David Brancaccio: An 8.6 magnitude earthquake centered nearly 300 miles off of Indonesia has people around the Indian Ocean as far away as East Africa moving to higher ground. An 8.2 aftershock three hours later prompted a second tsunami warning. So far reports suggest a much smaller set of waves than the devastating tsunami in 2004.
The BBC's Sanjoy Majumder is monitoring the situation from Delhi. Hello, Sanjoy.
Sanjoy Majumder: Hello.
Brancaccio: Give me a sense about the feeling in the region given these bulletins about the earthquake this morning and tsunami watch.
Majumder: We felt the tremors when the earthquake first hit Indonesia. Those tremors were felt along the east coast of India in cities such as Kolkata and Chennai. And that was followed by a tsunami alert across the region. A lot of people began to feel very nervous, although since then, they've settled somewhat upon being told that perhaps the warnings weren't as severe as people first feared.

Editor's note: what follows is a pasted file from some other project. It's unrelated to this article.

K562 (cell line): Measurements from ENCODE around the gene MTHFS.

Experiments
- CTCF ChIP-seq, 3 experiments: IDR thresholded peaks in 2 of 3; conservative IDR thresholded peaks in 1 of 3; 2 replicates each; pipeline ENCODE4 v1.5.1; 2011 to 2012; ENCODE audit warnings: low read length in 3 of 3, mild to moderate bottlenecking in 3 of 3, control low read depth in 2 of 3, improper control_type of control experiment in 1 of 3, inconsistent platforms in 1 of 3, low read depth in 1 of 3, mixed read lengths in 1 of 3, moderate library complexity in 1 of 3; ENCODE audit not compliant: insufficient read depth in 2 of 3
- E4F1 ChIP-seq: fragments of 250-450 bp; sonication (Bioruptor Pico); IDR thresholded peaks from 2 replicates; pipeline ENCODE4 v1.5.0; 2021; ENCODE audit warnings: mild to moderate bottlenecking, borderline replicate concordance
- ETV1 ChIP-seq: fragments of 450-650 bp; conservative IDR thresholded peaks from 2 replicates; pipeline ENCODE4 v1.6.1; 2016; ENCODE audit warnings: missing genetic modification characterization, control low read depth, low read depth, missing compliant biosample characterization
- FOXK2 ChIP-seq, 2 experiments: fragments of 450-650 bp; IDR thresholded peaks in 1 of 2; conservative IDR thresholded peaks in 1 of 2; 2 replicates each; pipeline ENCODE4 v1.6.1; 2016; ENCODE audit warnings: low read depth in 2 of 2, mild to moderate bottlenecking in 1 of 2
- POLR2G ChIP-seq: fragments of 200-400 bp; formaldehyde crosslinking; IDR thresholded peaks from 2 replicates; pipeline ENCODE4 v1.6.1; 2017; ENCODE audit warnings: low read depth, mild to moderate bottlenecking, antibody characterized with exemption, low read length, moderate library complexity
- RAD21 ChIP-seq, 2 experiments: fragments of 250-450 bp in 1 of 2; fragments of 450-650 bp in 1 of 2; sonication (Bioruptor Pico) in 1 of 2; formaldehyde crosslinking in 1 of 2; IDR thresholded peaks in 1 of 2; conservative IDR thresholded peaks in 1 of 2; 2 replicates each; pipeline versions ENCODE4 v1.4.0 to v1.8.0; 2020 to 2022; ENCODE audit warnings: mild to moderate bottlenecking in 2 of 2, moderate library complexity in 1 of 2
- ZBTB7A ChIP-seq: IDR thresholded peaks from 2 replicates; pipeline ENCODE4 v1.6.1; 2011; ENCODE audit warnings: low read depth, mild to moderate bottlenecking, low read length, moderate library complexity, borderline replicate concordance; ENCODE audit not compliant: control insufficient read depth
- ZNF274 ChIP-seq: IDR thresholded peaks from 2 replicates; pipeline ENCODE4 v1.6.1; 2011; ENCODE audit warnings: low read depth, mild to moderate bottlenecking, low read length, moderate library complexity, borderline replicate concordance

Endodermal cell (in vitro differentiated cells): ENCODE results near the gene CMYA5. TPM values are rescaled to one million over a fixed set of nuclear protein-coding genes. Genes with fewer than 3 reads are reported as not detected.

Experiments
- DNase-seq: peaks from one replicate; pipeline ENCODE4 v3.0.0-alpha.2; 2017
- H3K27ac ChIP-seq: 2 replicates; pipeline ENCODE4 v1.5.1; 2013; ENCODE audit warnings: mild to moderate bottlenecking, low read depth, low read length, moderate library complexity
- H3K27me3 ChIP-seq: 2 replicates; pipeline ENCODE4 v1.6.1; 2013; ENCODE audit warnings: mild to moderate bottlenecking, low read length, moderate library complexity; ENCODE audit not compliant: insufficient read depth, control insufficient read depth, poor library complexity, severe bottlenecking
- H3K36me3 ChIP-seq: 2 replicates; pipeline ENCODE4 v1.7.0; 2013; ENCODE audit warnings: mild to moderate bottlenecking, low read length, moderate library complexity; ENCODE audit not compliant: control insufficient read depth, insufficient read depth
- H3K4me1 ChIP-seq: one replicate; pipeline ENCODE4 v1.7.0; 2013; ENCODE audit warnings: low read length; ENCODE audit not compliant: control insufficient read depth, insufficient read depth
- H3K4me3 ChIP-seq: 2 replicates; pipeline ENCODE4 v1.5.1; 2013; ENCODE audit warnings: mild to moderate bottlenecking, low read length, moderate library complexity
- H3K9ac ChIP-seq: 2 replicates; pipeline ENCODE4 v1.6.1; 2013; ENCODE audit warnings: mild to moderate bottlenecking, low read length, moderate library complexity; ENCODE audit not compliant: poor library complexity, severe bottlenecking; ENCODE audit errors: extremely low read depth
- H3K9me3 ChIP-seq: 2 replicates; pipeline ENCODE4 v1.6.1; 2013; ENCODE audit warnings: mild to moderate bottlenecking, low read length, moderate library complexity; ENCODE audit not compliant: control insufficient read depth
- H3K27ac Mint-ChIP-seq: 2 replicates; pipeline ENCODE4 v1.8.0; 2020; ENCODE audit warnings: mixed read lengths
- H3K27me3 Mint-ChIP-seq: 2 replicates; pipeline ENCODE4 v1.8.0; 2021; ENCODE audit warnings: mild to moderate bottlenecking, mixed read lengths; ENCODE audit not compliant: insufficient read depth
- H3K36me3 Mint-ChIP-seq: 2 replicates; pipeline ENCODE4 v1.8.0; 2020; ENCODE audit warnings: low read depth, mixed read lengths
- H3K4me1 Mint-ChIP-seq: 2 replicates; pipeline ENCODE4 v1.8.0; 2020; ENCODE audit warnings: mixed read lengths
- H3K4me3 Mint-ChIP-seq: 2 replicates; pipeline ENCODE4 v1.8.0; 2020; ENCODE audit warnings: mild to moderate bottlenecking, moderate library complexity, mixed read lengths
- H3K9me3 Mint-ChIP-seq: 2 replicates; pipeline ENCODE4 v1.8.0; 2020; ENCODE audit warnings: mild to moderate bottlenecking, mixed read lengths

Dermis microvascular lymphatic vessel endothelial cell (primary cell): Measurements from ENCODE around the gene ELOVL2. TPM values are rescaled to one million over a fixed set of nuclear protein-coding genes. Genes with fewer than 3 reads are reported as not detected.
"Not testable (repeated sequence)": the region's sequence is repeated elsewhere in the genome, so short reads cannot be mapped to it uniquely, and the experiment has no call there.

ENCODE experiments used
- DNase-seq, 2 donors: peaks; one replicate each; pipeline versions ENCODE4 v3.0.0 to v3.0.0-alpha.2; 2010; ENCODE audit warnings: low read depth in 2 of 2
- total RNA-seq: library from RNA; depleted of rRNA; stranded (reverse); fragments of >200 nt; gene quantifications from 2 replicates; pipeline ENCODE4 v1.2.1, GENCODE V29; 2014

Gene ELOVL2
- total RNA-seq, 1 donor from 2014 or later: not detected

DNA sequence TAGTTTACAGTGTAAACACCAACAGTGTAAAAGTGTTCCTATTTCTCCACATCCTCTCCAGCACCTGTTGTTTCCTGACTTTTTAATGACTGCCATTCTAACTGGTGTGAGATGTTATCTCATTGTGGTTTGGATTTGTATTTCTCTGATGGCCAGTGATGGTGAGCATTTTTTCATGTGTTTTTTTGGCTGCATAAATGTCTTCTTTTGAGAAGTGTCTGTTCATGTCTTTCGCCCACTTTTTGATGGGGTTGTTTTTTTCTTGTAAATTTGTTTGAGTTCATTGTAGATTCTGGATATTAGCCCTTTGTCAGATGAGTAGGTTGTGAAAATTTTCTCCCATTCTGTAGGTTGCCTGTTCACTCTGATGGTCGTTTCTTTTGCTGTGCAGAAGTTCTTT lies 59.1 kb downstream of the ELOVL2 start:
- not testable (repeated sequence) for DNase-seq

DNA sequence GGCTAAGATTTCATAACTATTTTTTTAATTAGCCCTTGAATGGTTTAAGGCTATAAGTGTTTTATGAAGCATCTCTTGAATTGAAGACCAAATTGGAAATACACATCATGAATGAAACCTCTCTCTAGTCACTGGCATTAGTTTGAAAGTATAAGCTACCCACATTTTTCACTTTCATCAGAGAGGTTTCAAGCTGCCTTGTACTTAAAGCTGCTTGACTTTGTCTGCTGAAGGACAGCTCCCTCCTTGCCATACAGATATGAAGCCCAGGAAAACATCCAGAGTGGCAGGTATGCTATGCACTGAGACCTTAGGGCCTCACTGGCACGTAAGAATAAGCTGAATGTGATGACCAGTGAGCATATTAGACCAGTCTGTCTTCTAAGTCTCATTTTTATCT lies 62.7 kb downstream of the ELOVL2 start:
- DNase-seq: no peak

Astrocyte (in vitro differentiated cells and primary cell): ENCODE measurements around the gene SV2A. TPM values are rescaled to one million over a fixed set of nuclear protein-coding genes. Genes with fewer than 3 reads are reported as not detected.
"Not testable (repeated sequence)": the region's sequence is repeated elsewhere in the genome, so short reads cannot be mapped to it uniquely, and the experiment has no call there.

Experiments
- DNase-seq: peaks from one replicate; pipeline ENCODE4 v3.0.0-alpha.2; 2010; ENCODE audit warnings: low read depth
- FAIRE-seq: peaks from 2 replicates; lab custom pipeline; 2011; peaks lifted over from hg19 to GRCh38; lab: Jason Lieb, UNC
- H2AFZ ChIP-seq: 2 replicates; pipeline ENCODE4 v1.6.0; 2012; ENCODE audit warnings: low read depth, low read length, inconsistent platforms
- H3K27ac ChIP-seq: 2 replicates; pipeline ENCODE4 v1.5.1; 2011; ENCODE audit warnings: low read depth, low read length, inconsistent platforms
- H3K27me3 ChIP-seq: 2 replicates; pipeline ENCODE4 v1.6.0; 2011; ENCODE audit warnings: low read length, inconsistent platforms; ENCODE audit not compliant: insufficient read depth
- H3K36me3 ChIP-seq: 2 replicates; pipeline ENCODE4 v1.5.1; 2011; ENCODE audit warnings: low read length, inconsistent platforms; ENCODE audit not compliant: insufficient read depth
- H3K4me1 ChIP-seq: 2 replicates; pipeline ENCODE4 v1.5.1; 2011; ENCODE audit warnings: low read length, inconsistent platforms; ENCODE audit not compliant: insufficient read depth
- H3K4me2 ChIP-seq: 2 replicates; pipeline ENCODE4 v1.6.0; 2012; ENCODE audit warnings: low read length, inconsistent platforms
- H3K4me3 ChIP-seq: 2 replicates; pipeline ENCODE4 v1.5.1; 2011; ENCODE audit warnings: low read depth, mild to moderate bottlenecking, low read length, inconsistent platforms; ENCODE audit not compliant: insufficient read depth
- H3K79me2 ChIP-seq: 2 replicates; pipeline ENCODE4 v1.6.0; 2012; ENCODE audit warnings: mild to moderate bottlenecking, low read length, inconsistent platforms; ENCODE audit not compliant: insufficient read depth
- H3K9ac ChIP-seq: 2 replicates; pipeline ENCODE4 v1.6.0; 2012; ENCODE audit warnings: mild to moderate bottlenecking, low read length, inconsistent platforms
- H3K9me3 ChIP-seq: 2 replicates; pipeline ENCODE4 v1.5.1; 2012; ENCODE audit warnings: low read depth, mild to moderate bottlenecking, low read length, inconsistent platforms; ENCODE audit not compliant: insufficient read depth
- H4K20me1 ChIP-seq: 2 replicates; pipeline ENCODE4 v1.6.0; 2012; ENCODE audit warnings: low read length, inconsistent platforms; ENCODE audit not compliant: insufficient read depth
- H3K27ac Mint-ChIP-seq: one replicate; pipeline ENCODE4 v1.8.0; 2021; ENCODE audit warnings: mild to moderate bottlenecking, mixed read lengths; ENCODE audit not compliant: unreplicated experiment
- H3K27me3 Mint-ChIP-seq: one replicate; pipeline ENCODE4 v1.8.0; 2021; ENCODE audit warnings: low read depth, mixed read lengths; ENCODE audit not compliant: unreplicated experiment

Brancaccio: Is there early information about India's response to the events today, so far?
Majumder: Well, almost immediately after the earthquake was felt, there was a general alert warning of the possibility of six meter high waves striking areas along the east coast. Fishermen were asked to come back off the high seas. So there's a general sense of alert right across the region.
Brancaccio: A lot of this seems to be evidence of preparations that have been made -- perhaps stepped up preparations in the wake of the disaster of some years ago?
Majumder: Yes, without doubt, the 2004 tsunami caught everyone here in India completely by surprise. Now they've got these systems in this place; these communities have been strengthened; the shelters have been rebuilt using materials which perhaps can withstand an earthquake or tsunami. And at the same time, people are asked to relocate to higher ground with intermittent warnings sent out on the state media services.
Brancaccio: Sanjoy Majumder, BBC Delhi, thank you very much.
Majumder: Thank you.